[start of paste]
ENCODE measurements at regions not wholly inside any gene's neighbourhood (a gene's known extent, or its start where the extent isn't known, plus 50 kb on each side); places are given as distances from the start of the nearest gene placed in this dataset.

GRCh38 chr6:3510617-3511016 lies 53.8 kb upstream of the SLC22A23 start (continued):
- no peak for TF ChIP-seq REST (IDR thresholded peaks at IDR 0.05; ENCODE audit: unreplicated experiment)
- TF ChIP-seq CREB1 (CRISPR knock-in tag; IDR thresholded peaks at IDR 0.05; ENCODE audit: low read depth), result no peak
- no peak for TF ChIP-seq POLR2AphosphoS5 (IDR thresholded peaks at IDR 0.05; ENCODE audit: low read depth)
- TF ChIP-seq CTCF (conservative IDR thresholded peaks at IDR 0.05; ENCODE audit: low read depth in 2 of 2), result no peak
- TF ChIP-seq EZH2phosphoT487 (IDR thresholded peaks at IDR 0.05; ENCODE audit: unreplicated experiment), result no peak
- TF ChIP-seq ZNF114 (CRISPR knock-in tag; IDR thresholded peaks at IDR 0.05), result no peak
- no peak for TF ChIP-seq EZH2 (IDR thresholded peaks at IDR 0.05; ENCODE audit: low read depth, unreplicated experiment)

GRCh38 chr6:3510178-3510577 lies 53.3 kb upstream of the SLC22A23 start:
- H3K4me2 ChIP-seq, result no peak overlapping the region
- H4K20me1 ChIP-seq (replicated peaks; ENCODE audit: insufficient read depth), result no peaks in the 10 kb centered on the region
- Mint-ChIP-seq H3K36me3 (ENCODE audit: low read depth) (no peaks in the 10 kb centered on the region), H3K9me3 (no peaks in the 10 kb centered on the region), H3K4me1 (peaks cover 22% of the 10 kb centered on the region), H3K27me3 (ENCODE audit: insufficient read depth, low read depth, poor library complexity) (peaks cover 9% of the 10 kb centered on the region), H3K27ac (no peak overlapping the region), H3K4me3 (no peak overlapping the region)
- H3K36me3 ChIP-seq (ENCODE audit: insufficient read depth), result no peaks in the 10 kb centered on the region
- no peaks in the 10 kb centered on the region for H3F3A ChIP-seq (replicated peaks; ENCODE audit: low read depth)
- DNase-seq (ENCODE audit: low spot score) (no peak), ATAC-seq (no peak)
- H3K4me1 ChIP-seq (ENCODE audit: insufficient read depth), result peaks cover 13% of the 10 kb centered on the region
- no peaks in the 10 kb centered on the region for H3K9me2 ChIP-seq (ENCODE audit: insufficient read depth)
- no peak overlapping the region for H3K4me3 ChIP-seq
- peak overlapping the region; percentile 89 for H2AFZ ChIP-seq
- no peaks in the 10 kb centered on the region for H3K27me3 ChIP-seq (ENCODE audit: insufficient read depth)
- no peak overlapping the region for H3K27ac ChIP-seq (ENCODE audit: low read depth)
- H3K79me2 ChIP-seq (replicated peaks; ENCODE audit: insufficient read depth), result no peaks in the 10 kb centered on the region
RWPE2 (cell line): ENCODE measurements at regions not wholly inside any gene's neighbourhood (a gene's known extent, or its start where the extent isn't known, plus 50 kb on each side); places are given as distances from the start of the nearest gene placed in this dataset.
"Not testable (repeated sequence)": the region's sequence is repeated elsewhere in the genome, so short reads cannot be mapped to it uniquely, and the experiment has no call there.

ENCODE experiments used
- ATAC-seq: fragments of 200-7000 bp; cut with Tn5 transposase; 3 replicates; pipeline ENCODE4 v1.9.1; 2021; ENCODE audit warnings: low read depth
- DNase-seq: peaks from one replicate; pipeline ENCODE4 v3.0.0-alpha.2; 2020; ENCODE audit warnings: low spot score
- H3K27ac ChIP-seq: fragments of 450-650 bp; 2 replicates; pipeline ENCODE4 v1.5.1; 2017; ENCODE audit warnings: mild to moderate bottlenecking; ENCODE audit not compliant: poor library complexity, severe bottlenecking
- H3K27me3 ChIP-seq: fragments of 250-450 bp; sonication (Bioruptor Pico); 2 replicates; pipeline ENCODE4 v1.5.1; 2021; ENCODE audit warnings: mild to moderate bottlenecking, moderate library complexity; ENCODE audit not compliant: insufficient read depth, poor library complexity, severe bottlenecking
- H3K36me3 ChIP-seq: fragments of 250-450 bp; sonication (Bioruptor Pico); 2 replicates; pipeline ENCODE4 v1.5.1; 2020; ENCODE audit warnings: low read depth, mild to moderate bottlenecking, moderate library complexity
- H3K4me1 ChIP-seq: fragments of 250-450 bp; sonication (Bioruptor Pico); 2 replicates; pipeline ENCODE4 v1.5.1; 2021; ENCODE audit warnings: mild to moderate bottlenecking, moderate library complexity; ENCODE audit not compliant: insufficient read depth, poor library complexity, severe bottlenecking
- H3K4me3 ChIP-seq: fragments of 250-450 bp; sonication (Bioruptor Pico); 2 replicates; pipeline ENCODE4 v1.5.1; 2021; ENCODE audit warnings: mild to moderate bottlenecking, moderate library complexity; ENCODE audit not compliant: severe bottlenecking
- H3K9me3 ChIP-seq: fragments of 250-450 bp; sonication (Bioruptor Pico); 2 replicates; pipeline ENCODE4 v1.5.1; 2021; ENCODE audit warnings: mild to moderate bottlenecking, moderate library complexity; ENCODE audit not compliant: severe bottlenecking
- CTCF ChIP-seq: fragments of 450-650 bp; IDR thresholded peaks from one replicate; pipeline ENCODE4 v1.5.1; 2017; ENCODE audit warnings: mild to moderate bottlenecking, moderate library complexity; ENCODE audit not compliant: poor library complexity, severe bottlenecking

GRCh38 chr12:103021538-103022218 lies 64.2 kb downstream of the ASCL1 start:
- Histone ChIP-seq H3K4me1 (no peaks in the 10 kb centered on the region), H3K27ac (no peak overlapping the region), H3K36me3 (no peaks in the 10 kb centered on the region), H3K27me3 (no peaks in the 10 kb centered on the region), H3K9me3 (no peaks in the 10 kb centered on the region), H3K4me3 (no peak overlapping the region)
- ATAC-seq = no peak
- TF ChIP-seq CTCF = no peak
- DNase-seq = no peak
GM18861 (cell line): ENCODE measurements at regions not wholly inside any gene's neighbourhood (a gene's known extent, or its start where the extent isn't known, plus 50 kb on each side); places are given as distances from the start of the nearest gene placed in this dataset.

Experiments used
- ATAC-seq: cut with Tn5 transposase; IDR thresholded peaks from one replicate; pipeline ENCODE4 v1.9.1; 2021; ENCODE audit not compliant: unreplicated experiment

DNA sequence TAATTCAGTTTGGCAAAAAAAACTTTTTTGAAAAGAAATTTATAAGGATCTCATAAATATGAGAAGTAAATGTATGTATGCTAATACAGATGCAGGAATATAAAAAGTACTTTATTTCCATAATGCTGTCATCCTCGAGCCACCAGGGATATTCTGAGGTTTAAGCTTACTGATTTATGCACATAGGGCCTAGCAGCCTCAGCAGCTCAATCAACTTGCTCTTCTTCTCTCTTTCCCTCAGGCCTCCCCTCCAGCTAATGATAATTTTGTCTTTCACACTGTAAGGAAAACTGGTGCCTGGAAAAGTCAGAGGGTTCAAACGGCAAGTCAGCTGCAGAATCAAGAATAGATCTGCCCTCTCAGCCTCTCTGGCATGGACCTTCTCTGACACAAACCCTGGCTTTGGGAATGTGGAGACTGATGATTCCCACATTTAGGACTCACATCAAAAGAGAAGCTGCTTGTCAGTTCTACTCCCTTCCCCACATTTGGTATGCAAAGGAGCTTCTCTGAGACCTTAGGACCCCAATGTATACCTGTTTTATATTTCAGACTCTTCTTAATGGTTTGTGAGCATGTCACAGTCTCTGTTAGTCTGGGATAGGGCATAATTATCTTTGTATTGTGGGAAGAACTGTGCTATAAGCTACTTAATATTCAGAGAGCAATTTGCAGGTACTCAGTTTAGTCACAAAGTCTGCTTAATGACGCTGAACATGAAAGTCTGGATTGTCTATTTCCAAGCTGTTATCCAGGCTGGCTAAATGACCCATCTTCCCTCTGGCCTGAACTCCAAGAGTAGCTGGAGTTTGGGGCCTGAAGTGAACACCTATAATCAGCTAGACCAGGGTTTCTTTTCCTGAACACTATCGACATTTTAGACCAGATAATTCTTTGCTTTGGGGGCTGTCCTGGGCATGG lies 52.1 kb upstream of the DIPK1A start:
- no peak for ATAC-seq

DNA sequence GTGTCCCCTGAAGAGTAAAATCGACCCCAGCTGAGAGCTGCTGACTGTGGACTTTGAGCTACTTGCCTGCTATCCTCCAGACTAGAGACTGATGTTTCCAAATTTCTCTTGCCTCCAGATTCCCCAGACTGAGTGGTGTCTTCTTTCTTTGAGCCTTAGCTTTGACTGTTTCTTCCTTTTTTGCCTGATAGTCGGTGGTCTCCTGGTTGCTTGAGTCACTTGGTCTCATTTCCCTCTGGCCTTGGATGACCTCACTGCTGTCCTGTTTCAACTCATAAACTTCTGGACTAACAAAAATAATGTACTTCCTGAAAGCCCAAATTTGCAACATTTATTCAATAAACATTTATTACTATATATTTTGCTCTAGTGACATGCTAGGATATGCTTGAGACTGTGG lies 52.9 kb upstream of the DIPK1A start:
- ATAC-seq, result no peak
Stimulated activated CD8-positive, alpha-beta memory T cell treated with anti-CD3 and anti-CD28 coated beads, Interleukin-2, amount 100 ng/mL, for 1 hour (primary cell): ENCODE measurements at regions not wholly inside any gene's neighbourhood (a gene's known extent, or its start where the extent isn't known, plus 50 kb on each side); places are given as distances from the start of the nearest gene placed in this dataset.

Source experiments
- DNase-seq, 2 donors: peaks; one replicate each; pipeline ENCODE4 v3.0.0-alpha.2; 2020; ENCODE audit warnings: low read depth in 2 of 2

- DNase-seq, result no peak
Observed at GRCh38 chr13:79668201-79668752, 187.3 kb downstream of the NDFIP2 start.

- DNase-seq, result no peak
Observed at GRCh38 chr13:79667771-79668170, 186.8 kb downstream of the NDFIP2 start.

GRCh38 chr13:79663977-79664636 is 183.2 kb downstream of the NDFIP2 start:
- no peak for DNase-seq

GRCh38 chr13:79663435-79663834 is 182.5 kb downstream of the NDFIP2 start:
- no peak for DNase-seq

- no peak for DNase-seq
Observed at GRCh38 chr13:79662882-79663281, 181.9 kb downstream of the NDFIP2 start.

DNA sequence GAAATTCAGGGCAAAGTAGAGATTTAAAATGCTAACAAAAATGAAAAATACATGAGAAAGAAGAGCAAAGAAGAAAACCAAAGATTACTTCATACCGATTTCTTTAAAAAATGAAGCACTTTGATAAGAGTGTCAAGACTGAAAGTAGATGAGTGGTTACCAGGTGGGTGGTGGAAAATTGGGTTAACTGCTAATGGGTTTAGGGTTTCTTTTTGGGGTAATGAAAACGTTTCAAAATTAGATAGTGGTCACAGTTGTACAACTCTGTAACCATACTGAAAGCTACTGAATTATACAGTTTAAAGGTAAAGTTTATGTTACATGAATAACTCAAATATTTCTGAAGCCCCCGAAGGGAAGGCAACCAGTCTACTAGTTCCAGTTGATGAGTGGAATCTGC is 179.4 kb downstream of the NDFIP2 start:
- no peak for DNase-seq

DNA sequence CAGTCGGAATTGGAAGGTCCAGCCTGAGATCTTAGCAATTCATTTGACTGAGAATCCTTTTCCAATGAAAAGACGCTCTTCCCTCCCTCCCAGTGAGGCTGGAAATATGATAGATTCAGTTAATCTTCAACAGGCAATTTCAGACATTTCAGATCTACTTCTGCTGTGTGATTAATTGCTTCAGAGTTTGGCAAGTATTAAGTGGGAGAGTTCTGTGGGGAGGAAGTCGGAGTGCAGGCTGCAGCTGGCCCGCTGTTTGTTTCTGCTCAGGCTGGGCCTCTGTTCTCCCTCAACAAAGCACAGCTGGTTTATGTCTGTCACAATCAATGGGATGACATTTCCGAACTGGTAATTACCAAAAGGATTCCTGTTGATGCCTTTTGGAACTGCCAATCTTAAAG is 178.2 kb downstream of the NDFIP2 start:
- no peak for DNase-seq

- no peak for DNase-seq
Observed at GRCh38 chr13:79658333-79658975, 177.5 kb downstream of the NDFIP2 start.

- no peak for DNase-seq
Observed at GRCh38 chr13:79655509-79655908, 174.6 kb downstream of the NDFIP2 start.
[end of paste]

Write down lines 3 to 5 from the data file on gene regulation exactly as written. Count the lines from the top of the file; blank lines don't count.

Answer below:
- no peak for TF ChIP-seq REST (IDR thresholded peaks at IDR 0.05; ENCODE audit: unreplicated experiment)
- TF ChIP-seq CREB1 (CRISPR knock-in tag; IDR thresholded peaks at IDR 0.05; ENCODE audit: low read depth), result no peak
- no peak for TF ChIP-seq POLR2AphosphoS5 (IDR thresholded peaks at IDR 0.05; ENCODE audit: low read depth)